Body Temperature in Fever

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All of us have body temperature, which remains constant, irrespective of the environmental temperature. Whether it’s snowing or in the middle of summer, our temperature remains constant. We are warm blooded.

What is Normal Human Body Temperature?

Normal Human Body Temperature is 37°C or 98.6°F

Formula for converting celsius scale to Fahrenheit scale is 

      °C = 5/9 (°F-32)

      °F = (°C x 1.8 ) + 32

A person’s temperature is not always 37°C or 98.6°F . It varies and few factors which influence it are 

  • Age – Older people have lower body temperature without indicating any health problem.
  • Sex – Male or Female
  • Morning afternoon evening 
  • After meals 
  • Exercise
  • Sleep 
  • Emotional States
  • Menstrual cycle

The factors influencing it, keep the body temperature within a range. These are normal variations of body temperature. These are in a range of 97°F (36.1°C) and 99°F (37.2°C) .

What controls the Human Body Temperature?

The Hypothalamus, in the Brain, controls and regulates Human Body Temperature either by increasing Heat Production or increasing Heat Loss from the Body .


Body produces heat by various mechanisms

  1. Metabolism
  2. Physical Activity
  3. Hormones
  4. During Summer
  5. Shivering

The  above activities raise the temperature.

Body Loses heat by various mechanisms

  1. conduction
  2. Radiation
  3. Convection
  4. Evaporation
  5. Panting

The above activities decrease the temperature.

The increase or decrease of your body temperature is sensed by the hypothalamus when blood passes through it. When you have fever, the temperature of blood also increases and the hypothalamus acts accordingly to get it back to normal.

The Set Point at Normal Physiological Conditions is 37°C or 98.6° F

FEVER is when the measured Temperature is 39°C or 100.4°F.

How and Where is Human Body Temperature measured?

We measure the human body temperature either in celsius scale or Fahrenheit scale by 

  • Clinical Thermometer 
  • Digital Thermometer
  • Infrared Thermometer.
mercury thermometer

Clinical Thermometers have a  potential for Mercury exposure or ingestion, so they are no longer used or recommended. Digital Thermometers and IR thermometers are used.

infrared Thermometer

We can measure the body temperature from different parts of our body, such as 

  1. Mouth (Oral Temperature)
  2. Under the ArmPits (Axillary Temperature)
  3. Rectum (Rectal Temperature)
  4. Over the Skin (Surface Temperature)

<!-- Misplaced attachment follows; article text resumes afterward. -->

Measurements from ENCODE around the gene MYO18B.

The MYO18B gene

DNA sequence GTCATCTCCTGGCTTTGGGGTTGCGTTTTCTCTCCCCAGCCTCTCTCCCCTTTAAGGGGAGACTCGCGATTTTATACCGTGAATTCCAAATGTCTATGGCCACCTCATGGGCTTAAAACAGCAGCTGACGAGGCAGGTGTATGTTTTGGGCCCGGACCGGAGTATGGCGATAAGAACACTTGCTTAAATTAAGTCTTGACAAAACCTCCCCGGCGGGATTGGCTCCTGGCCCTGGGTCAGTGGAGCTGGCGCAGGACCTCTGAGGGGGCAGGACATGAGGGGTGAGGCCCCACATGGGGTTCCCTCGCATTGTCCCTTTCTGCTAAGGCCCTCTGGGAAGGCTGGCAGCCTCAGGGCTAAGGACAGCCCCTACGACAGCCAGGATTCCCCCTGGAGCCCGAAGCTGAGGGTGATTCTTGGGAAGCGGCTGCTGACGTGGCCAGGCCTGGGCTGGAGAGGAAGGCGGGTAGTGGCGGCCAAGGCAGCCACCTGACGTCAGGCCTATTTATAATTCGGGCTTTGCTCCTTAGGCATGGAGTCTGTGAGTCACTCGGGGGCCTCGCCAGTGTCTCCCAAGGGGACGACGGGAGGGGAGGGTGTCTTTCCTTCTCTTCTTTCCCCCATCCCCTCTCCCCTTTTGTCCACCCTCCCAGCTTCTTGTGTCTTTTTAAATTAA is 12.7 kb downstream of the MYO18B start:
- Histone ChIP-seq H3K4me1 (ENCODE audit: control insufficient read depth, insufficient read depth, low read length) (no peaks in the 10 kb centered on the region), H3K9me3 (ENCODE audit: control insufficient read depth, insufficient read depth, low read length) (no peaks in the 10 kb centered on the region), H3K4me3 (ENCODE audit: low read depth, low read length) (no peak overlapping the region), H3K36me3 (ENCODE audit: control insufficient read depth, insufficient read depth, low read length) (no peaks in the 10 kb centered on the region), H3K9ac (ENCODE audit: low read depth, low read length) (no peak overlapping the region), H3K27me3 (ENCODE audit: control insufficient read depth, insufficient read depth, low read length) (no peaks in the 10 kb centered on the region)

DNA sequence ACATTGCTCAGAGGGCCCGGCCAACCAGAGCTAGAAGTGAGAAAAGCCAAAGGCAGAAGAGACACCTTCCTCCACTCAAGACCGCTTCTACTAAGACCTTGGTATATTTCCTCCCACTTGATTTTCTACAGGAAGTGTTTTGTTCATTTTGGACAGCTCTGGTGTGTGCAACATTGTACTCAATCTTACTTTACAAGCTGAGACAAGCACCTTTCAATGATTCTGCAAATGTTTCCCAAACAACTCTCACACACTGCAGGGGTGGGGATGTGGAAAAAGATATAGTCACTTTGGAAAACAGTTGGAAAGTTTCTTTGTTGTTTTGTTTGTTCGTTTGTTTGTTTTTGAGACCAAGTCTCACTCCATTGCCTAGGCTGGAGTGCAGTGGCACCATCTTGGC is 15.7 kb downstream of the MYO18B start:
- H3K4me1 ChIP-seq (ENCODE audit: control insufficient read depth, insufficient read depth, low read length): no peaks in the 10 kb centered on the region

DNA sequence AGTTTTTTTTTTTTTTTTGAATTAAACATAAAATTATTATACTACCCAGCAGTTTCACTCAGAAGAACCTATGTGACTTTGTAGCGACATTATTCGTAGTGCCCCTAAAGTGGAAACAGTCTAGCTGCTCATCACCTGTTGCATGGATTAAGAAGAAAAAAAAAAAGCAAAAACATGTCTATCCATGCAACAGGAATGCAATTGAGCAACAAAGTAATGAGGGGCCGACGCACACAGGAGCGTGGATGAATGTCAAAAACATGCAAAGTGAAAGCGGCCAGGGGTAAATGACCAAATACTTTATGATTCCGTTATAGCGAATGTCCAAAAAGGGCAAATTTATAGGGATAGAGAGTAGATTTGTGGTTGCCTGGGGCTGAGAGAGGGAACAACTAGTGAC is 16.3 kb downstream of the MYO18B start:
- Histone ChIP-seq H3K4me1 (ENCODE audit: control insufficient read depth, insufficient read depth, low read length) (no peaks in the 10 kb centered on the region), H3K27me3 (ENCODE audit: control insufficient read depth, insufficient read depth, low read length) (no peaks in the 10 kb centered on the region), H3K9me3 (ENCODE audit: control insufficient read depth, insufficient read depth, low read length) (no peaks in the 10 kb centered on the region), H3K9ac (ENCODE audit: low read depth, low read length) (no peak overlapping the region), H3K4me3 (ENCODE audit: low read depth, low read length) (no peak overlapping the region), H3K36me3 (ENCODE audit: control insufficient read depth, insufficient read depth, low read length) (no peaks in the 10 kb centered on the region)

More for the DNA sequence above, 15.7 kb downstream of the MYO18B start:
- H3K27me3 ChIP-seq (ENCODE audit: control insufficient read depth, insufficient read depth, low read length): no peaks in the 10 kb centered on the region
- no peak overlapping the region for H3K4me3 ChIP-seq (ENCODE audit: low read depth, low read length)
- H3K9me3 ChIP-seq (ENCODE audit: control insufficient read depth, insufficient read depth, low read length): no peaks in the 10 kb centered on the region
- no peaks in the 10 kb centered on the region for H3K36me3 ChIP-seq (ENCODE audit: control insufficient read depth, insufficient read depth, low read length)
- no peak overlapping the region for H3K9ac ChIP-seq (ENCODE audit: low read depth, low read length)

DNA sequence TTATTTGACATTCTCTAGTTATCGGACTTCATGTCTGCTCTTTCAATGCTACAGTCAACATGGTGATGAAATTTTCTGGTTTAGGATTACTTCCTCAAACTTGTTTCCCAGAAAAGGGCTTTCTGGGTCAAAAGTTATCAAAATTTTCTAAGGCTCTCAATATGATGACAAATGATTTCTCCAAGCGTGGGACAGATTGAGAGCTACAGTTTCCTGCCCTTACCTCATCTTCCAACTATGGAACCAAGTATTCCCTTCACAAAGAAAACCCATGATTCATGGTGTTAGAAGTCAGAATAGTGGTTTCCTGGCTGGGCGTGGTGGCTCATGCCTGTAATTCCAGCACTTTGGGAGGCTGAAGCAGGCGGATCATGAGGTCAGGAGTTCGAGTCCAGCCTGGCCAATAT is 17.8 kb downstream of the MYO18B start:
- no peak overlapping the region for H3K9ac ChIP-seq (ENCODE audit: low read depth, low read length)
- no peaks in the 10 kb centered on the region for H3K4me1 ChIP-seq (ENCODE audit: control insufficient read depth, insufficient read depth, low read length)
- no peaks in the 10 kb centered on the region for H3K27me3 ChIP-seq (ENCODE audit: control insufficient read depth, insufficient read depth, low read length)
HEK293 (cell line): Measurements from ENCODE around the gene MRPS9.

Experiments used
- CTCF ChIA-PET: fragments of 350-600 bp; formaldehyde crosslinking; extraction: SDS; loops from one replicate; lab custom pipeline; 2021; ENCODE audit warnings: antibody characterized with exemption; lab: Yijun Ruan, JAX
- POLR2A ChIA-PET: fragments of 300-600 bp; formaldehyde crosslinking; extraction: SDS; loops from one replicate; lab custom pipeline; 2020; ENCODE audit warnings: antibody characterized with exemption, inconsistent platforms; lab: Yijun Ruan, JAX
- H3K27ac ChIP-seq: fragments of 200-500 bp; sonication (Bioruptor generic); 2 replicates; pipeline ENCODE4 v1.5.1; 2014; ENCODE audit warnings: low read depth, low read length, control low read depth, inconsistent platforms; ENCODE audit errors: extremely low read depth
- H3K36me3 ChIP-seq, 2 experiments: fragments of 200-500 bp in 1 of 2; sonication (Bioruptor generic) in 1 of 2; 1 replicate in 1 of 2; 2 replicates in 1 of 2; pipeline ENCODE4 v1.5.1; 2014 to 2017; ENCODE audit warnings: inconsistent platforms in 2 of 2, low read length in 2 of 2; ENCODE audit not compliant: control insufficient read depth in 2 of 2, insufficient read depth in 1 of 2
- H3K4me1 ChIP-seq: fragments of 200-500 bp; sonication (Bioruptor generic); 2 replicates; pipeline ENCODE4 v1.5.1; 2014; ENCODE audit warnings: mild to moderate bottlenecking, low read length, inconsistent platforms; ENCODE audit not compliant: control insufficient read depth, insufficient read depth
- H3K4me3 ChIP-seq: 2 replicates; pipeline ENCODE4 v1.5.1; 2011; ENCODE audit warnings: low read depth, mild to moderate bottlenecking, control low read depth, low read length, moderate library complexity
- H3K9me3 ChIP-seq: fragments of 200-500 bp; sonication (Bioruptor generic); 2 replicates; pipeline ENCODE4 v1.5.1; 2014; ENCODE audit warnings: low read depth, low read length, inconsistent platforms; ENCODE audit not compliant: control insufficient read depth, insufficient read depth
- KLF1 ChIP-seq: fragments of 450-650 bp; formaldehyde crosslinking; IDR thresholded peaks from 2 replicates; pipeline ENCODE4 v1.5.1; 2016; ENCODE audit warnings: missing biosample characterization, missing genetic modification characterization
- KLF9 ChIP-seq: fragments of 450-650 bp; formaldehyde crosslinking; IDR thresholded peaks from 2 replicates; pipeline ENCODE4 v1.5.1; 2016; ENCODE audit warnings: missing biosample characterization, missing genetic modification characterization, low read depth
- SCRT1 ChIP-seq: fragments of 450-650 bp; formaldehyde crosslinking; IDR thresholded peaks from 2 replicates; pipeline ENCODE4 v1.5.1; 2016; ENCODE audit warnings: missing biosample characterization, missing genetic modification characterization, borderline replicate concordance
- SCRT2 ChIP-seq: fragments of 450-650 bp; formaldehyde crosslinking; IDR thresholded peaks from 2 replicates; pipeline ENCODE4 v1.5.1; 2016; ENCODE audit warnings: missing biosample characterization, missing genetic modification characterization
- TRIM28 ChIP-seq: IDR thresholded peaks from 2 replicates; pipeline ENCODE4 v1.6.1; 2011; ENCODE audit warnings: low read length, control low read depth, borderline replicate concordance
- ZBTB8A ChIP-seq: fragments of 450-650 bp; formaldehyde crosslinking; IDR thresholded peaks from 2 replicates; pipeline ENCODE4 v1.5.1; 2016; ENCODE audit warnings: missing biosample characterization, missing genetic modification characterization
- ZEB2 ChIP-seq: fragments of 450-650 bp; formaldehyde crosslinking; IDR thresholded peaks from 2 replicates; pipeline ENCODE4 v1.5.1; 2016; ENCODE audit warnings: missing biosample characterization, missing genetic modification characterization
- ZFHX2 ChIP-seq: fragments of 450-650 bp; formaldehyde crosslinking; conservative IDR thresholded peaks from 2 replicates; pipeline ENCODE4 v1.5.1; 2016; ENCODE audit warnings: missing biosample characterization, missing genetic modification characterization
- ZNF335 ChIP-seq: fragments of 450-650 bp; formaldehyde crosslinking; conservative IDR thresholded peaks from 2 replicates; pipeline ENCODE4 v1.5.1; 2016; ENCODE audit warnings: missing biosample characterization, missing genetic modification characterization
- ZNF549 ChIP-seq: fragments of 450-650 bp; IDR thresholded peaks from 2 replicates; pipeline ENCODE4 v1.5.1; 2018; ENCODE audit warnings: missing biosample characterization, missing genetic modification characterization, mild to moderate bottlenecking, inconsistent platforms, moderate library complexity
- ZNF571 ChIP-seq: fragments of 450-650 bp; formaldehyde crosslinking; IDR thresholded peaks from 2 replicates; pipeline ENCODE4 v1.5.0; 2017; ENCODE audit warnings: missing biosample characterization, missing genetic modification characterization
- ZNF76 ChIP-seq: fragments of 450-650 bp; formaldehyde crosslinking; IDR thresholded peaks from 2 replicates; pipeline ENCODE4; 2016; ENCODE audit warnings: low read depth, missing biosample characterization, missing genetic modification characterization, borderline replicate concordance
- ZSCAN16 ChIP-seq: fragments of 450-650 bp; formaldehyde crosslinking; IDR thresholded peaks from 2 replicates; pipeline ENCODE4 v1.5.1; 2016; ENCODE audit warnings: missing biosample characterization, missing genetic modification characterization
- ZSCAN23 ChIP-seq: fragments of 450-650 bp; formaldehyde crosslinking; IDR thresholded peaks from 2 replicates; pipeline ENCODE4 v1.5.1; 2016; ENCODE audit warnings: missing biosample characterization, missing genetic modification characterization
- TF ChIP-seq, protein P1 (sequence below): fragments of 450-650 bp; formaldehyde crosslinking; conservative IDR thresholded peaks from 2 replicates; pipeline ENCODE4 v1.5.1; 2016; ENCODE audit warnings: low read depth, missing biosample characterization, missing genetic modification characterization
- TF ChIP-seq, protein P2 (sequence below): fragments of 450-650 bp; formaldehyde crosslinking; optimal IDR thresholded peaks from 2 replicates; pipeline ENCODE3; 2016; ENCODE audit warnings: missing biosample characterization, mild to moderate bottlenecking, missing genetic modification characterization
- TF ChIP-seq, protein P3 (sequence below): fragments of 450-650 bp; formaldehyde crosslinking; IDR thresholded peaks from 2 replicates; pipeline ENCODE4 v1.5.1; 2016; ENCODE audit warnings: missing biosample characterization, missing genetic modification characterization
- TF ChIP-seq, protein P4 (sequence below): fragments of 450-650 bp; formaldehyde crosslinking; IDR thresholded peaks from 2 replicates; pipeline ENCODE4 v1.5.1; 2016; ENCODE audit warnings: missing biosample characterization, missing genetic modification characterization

While we are in the midst of seasonal flu or pandemic, we know we shouldn’t touch our mucous membranes , which are our mouth, eyes or nose. So the best method would be to measure the axillary temperature.   

armpit temperature measurement

Steps to Record Body Temperature in Axilla with Digital Thermometer

  1. Wash hands with soap and water.
  2. Clean the Probe Tip with an alcohol swab and allow it to dry.
  3. Wipe Armpit dry with a clean cloth.
  4. Switch on the thermometer; After you switch on, it will show previous reading, Next
  5. Place the Probe Tip in the armpit and keep your arm pressed firmly at the side.
  6. Place it till you hear beeper sound, it takes around 20 seconds to 30 seconds
  7. Remove and check the reading and note it with date and time.

We add 1°C to the recorded axillary temperature . Most accurate is the rectal temperature. But for Practical reasons, we measure it as we have to inform our family doctors, so that they could guide accordingly.

Another method is by IR Thermometer or Infrared Thermometer 

  1. Aim at the forehead straight or hand and it should be perpendicular to the skin surface,
  2. It should be 2 cm to 5 cm away from the forehead or to the skin surface.
  3. Press the button to record and note the reading.

When to Consult a Doctor?

FEVER means something is wrong and your body is fighting it. It’s generally harmless and resolves by itself requiring no treatment .

Consult you family doctor if Fever is accompanied by 

  1. Skin Rash
  2. Difficulty breathing
  3. Persistent cough
  4. Decreased consciousness or Confusion of recent onset
  5. New unexplained Bruising or Bleeding (without previous injury)
  6. Persistent Diarrhea
  7. Persistent Vomiting (other than air sickness)
  8. Headache with stiff neck, or appears obviously unwell.

While it’s important to give the correct medical history of your illness, so that your Family doctor would guide you through this.

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